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  5. Juliana

    My eldest cried like that first the whole first year. It was really tough, so I feel your pain! So glad that the worst has passed for you and you can enjoy your son. :)

    Reply
  6. Lee

    Andie! Daniel! your now clearly Rock stars as parents! Thank you for being honest, & straight up with your readers…thank you. As mommies, we just want to soothe our newborn and find that spot or paci, or bounce,/ & shake that gives them comfort and love. When our baby wants none of that… well, we suffer right along with them. I am proud of both of you. Levi, liked it better in the warm, enclosed womb…I get it. Now he is able to acclimate and thrive with James to show him the world and make him laugh! I am currently living in Spain. my baby girl, my daughter, had her 1st baby girl on May 7th. Being a Nana to her is my new most favorite thing. I remind her often of these words my beloved Mommy told me.
    Everyday is a new day, if today wasn’t so “good”, remember, tomorrow holds promise and a fresh start.

    Enjoy all the special moments… they go so so fast

    Love, leelee

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  7. Phi

    My first (Ben) had colic, it was so hard, and then just like you described…one day it just stopped! It’s so crazy. People always ask us about what it’s like having twins (which we had after Ben) and it’s hard to describe that both of them … together… without colic were easier than trying to figure out one with something like that lol.
    Sending you lots of love!
    Phi

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  9. Leah

    Yes! Two of my babies had colic and we tried everything, but they really just had to outgrow it. So happy that you’re on the other side! You don’t love them any less, but you sure do enjoy them more once they are happier and everyone is getting more sleep!

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  14. Sally

    Our first babe is three months old, and was SO colicky the first two months of her life. We are lucky it didn’t last longer than that, but in the moment it felt like an eternity. As you mentioned, nothing worked – probiotics, gripe water, altering my diet – nothing helped. I had those same moments of passing the baby off and escaping to the basement or our stoop or the bathroom – anywhere to get away from the crying. I felt so robbed of the joy that new parents are supposed to experience. But it is crazy how time truly heals all. Our girl is now a happy, babbling, cooing, curious, laid back three month old. The time we spent in the depths and darkness of colic honestly seem like a dream (nightmare?). I do have a little PTSD – the rare moments these days where she is fussy, I feel myself get anxious and my thoughts start to spiral – “what if IT is back, and she won’t stop crying this time?”. But on the whole, we survived and I am now cautiously optimistic that we are thriving. Your boys are adorable mama, thanks for sharing your journey with your readers!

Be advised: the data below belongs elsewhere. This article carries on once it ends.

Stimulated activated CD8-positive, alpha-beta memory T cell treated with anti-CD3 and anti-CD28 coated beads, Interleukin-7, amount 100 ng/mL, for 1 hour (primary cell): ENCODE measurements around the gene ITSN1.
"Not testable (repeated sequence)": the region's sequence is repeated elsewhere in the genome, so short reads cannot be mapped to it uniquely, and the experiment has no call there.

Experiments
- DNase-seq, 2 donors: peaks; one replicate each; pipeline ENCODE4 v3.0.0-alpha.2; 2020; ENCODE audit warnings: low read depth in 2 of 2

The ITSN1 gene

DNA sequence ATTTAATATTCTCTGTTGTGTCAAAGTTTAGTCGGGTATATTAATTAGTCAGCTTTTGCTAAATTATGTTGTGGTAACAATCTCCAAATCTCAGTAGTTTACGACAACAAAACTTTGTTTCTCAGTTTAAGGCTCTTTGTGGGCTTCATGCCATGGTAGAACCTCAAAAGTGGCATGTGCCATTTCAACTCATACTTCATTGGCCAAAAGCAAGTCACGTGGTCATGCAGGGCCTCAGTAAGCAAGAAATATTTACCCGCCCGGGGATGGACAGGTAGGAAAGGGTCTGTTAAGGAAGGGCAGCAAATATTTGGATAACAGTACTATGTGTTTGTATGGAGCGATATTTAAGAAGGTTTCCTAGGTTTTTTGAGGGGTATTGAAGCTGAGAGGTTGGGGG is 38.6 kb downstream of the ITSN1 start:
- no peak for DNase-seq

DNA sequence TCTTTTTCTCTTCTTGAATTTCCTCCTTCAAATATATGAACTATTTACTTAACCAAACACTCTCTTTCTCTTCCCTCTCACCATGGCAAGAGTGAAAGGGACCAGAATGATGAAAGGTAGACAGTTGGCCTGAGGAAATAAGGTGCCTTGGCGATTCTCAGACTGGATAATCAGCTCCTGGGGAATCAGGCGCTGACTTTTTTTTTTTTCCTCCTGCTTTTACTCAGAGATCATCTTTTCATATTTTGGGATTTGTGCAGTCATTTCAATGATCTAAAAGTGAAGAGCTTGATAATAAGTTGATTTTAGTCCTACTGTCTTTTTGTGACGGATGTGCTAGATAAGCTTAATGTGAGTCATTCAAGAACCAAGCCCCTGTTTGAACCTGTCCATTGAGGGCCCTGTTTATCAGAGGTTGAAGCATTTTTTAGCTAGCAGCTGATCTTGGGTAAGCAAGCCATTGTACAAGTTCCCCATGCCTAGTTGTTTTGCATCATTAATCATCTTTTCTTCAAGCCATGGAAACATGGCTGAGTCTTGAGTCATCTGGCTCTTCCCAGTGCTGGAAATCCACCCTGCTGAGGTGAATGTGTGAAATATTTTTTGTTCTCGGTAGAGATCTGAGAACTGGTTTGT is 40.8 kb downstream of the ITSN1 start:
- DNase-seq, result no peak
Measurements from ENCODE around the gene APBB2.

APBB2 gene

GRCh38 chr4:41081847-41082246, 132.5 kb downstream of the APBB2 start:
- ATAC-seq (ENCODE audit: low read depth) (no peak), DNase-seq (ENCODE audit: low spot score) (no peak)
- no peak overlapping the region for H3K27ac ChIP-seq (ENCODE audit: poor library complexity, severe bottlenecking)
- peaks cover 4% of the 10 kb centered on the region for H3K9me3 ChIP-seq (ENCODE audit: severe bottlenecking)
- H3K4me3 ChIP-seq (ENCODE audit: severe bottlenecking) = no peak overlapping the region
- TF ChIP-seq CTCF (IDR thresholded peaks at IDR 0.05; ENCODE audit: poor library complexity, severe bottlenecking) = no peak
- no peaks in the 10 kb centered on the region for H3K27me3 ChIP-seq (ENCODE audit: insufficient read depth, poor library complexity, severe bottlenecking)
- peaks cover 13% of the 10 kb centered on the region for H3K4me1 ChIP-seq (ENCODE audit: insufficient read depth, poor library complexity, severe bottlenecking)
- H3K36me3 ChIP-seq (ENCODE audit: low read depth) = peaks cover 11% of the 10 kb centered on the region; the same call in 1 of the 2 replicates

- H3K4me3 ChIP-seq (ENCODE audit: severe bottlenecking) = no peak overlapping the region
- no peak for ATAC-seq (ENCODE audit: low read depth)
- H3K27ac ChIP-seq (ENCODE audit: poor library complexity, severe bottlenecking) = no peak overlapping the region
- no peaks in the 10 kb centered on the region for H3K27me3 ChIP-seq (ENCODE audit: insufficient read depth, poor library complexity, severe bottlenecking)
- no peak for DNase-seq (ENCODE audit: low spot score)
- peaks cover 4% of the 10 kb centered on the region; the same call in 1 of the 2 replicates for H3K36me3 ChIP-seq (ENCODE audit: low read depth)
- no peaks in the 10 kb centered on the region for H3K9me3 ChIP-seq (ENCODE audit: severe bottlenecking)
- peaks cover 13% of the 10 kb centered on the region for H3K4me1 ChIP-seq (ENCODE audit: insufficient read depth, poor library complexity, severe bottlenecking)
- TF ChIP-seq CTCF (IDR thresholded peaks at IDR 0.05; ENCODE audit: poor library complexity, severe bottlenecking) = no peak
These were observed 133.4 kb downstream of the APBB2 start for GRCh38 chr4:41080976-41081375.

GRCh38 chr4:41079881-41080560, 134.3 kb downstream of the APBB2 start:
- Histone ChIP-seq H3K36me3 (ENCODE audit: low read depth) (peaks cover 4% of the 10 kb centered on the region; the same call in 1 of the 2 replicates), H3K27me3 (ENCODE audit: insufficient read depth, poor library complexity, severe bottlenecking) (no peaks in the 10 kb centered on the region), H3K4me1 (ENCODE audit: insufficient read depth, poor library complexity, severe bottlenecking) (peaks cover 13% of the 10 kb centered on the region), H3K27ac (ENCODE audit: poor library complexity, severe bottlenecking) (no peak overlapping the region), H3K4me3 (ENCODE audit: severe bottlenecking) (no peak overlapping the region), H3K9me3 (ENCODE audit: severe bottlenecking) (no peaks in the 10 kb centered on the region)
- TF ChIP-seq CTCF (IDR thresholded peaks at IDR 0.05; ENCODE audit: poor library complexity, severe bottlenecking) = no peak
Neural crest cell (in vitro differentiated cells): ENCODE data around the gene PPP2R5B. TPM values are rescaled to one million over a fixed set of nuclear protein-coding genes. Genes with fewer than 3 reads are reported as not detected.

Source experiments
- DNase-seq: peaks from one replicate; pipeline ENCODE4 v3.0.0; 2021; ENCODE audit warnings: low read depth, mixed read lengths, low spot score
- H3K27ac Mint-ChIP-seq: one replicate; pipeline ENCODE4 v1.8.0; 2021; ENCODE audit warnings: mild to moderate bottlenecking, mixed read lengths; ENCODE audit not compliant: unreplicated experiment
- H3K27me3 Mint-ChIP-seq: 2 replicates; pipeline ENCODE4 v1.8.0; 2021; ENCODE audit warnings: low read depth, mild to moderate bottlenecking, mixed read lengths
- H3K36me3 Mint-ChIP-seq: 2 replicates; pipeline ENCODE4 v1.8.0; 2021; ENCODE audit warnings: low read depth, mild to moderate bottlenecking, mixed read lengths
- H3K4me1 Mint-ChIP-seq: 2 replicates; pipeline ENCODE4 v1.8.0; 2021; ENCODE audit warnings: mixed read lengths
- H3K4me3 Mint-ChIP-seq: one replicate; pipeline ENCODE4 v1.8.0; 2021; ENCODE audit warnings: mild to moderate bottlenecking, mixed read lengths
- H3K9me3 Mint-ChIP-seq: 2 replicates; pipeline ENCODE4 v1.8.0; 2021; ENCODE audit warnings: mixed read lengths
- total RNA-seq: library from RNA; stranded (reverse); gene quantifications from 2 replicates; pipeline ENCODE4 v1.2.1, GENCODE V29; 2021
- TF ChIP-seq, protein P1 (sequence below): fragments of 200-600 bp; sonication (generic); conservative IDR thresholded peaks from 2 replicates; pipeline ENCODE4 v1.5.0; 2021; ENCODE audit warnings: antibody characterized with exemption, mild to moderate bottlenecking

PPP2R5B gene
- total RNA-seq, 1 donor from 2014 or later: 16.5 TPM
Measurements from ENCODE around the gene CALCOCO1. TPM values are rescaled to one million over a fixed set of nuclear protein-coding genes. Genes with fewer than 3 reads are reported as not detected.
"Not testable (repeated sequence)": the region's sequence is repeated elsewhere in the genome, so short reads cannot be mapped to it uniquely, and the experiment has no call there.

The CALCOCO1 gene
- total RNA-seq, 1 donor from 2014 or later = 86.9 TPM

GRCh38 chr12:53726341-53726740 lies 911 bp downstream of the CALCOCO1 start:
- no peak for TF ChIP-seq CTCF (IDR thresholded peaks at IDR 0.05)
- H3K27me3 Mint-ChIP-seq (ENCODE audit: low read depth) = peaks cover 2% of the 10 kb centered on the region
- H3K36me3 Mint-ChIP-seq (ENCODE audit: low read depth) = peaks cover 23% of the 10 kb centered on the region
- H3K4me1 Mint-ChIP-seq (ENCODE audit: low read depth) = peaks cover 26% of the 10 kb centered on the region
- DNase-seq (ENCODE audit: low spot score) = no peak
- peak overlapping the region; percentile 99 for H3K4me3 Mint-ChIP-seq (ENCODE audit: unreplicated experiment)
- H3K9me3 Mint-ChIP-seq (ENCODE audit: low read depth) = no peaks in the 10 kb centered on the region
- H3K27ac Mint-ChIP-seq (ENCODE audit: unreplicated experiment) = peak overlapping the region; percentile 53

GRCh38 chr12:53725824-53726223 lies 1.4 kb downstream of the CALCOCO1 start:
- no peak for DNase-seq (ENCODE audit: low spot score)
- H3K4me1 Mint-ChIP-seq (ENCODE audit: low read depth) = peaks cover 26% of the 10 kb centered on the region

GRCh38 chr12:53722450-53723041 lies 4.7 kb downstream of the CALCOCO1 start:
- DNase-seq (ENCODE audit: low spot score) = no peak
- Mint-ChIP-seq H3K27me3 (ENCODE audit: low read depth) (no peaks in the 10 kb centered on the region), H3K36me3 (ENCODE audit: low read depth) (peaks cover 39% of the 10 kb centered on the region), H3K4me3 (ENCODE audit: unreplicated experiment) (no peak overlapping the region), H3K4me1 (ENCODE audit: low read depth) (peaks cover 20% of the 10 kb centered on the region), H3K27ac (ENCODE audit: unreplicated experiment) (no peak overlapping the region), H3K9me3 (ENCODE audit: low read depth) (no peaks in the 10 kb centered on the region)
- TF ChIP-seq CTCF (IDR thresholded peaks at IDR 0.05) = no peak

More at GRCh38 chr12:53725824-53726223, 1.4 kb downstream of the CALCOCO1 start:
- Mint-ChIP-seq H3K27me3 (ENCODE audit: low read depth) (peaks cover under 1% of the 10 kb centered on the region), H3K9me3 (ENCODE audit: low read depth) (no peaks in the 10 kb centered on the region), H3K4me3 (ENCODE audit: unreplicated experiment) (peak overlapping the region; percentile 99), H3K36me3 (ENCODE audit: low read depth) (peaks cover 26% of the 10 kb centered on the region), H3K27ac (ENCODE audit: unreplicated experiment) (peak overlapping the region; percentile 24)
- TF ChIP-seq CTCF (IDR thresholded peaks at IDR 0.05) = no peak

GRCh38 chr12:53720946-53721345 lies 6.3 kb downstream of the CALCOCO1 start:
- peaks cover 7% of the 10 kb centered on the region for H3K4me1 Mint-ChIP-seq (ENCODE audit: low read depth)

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  16. Karen

    The medical world really needs to find a solution to colic – it may be that all THEIR babies are ecstatically happy from Day One, so there is no motivation. My son – a healthy 8 lbs 7 oz at birth – began being unhappy at about two weeks, and this unhappiness lasted nearly one year. He never napped, only slept about 7 hours per night (in drips and drabs, never all in a ROW, of course!), and we were at our wits’ end. Truly. I laughed bitterly at the time when people mentioned “sleeping like a baby.”

    In horses, colic is purely gastrointestinal and can sometimes cause death. Well of course it is gastrointestinal in humans as well…since I was nursing, I constantly tweaked my diet. Was it the sugar? The carbs? At the time, I did read in an older book, “Complete Guide to Writing Nonfiction” that: “After hours of research, I concluded that these infants were highly sensitive. They reacted just like other babies, only more so! External stimuli, like noises and tension in the family, and internal stimuli like gas pains or stomach ache – slightly disturbing to most babies – caused intense discomfort for colicky babies…however…they laughed more quickly than noncolicky babies, smiled from ear to ear, and beamed and cooed when played with…” So we’ll go with “highly sensitive.” Because the medical community really has no clue…